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The Telegraph
The Telegraph
15 Apr 2023


David Poole moved into the now-closed HC-One home The Elms in Peterborough in September 2018
David Poole moved into the now-closed HC-One home The Elms in Peterborough in September 2018 Credit: The Telegraph/David Rose

A council blamed coronavirus for wrongly sending debt collectors to pursue a widow for care fees for a home where her late husband was neglected.

Jeanne Poole was left traumatised after Cambridgeshire County Council (CCC) officials turned up on her doorstep to demand money three years after her husband, David Poole, had died.

Mr Poole, who had Parkinson’s and dementia, moved into the now-closed HC-One home The Elms in Peterborough in September 2018.

He and two other residents, Margaret Canham and George Lowlett, died within weeks of each other in 2019 after they were all admitted to hospital having developed sepsis.

Mr Poole had kidney failure, impacted bowels and was malnourished when he was admitted on 18 Feb, 2019. He was discharged to another care home and died on 24 March.

Jeanne Poole began raising concerns about the HC-One home in January 2019
Jeanne Poole began raising concerns about the HC-One home in January 2019 Credit: The Telegraph/David Rose

In 2019 Mrs Poole received a letter chasing outstanding fees totalling £6,488. She wrote to them three times to explain her husband had fully-funded care covered by the NHS but she did not hear back.

Mrs Poole said she was waiting for a delivery on 19 Jan, 2022 when she opened the door “to a man standing there with an ID round his neck and papers in his hands”.

She told The Telegraph: “He checked who I was and said he’d come because there was a debt outstanding from David’s care fees.

“I was shocked and frightened and became tearful and didn’t know what to say. I’d just had the payment from the council and it seemed to me they were paying it on one hand and collecting it on the other. It was appalling and disgraceful behaviour.

“It stayed with me; I increased security and was scared to answer the door. It was very upsetting. It was just awful.”

Mrs Poole said it was “remarkable timing” as the Local Government and Social Care Ombudsman (LGSCO) had recently ordered the authority to pay Mrs Poole £5,000 for “serious failings” in her husband’s care.

Communication had ‘failed’ 

In a letter to Mrs Poole, the council said communication between the teams had “failed”.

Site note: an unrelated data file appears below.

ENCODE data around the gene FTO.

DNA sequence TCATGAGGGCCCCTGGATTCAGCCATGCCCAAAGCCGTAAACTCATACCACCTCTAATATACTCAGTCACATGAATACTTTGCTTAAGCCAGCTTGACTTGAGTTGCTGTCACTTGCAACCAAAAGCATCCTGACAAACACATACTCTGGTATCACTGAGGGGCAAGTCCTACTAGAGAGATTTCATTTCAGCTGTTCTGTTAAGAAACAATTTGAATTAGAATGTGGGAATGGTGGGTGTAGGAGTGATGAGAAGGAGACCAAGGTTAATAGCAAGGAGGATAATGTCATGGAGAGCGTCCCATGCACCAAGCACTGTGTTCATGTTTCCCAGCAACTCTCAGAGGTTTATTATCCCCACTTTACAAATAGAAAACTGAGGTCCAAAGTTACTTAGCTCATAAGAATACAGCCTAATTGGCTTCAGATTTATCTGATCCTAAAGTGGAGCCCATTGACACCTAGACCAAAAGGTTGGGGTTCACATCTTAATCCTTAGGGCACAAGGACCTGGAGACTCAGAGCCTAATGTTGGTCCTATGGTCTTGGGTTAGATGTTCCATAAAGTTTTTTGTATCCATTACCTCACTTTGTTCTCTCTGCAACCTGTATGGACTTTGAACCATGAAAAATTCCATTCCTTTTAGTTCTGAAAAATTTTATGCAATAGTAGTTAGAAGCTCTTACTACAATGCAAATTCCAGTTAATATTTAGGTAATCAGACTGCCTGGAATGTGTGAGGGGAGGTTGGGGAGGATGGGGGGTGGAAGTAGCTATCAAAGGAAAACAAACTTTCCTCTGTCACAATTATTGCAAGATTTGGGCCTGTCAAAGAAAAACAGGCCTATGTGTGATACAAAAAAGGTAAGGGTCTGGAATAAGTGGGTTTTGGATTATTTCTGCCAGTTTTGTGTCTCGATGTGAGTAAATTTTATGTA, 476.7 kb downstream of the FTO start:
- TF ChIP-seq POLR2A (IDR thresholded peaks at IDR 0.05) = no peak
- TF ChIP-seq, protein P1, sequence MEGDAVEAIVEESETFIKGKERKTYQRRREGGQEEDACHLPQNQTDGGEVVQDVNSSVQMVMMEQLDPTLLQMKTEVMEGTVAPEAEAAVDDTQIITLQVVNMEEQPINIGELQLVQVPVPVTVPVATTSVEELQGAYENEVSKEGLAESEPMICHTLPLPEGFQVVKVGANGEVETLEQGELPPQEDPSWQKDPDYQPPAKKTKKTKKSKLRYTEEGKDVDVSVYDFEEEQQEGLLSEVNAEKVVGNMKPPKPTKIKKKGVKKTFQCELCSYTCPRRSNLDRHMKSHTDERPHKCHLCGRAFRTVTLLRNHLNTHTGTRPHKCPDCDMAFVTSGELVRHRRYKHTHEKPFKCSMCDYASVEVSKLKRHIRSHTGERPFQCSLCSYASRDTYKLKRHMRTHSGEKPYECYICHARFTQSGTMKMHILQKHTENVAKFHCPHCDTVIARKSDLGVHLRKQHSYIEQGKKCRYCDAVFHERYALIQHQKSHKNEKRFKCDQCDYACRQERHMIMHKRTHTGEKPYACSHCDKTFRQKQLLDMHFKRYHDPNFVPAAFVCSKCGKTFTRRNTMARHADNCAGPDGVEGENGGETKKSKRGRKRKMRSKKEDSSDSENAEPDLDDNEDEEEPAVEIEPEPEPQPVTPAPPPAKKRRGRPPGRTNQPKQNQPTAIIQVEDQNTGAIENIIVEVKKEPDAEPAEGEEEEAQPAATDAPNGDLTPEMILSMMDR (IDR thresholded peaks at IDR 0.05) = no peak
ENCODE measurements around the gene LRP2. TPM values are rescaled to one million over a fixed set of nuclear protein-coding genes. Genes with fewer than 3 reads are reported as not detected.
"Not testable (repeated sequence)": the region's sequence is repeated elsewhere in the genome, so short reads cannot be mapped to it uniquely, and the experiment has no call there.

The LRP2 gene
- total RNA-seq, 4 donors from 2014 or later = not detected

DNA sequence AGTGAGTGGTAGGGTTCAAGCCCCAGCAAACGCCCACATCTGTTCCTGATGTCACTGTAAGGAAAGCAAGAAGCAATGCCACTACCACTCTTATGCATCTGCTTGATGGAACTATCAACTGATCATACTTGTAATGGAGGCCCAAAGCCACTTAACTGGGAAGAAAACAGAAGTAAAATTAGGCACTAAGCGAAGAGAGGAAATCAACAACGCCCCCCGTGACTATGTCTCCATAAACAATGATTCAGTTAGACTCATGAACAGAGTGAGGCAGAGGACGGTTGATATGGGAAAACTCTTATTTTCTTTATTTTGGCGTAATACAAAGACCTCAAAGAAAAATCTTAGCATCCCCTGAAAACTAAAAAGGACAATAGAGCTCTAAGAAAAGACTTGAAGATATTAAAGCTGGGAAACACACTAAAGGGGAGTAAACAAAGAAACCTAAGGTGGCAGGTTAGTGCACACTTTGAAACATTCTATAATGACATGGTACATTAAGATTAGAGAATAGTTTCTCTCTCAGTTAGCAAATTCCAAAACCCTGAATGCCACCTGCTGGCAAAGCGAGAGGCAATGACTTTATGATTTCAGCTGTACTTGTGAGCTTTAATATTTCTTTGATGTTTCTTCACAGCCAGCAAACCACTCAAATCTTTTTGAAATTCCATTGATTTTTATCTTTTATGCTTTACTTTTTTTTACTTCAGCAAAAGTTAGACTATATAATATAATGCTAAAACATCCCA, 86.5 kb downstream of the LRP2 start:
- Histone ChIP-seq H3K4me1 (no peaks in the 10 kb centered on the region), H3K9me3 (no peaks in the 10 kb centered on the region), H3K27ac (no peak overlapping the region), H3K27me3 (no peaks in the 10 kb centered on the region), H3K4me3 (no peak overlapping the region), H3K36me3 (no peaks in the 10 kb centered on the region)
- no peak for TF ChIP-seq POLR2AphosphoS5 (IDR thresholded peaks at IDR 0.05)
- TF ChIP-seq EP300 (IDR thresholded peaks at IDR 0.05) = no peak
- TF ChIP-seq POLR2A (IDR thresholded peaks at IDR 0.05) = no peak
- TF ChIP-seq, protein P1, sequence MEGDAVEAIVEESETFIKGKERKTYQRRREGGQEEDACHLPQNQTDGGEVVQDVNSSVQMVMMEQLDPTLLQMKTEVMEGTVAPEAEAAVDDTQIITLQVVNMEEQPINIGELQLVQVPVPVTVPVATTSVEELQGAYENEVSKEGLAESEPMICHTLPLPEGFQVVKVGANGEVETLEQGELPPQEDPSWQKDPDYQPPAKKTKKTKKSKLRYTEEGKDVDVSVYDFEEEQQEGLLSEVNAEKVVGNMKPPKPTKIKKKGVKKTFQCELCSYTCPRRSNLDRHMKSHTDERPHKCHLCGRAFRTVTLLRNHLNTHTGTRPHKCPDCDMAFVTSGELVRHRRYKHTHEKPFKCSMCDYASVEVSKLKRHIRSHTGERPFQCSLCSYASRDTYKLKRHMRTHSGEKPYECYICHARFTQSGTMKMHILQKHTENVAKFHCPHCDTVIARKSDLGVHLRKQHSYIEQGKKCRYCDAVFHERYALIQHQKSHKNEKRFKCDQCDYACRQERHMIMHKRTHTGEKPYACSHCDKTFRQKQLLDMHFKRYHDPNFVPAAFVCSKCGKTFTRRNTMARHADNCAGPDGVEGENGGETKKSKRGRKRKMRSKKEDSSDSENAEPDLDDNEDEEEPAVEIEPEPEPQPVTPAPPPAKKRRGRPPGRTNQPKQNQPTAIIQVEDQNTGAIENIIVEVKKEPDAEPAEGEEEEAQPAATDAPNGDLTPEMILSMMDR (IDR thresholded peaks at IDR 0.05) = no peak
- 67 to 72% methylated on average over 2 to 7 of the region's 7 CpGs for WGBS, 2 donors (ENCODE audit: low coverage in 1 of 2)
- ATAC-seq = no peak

It said there was a “backlog” of debt cases the recovery team had been working on, which was “in part due to a hold that was placed on outstanding debt due to Covid-19” and “further compounded due to staffing constraints within their team”.

The 37-bed home closed down last year after a damning Care Quality Commission (CQC) inspection found it to be “inadequate” and residents “were not safe and were at risk of avoidable harm”.

Inquests into the deaths of Mr Poole, Mrs Canham and Mr Lowlett were held last month. Coroner Caroline Jones said Mr Poole’s care was not “safe and effective” in his final days at the home.

Mrs Poole and other residents began raising concerns about the HC-One home in January 2019.

The court heard there were inaccuracies and omissions to Mr Poole’s medical records and his medicine was not always administered properly.

Lying in urine and faeces

Mrs Poole said when she visited her husband she often found him lying in urine and faeces.

The LGSCO found there were “clear failings on part of the council” in relation to Mr Poole’s care in a report published in September 2021. Although a dietician had advised Mr Poole should weigh 63kg, by January 2019 his weight had fallen to 47kg.

Transcripts from a conversation between a nurse and a 111-call handler about Mr Poole show the call handler raised a safeguarding concern about the nurse who did not know how to find out if Mr Poole was breathing.

The council last year suspended all admissions to HC-One homes, which it has said will remain for a further 12 months. 

Cambridgeshire County Council said: “A letter of apology was sent to Mrs Poole in March 2022, in which the council acknowledged clear failings on behalf of the authority in sending a debt-recovery officer to her home. The officer also personally apologised to Mrs Poole for any distress caused. We assured Mrs Poole that communications between the council’s social care teams and finance teams had improved as a result, and offered her an agreed settlement in recognition of the impact this situation had on her.”

‘Deeply concerned’

Following inquests into the deaths of Mrs Canham, Mr Lowlett and Mr Poole, the council said it remained “deeply concerned” by the quality of care by HC-One and requested the coroner make a Prevention of Future Deaths report in relation to the provider.

A spokesperson for HC-One said it is “deeply sorry” for the failings at The Elms. 

They said the company has new management in place across Cambridgeshire and is working to make improvements. 

It recently received a “good” CQC rating at one of its Cambridgeshire homes.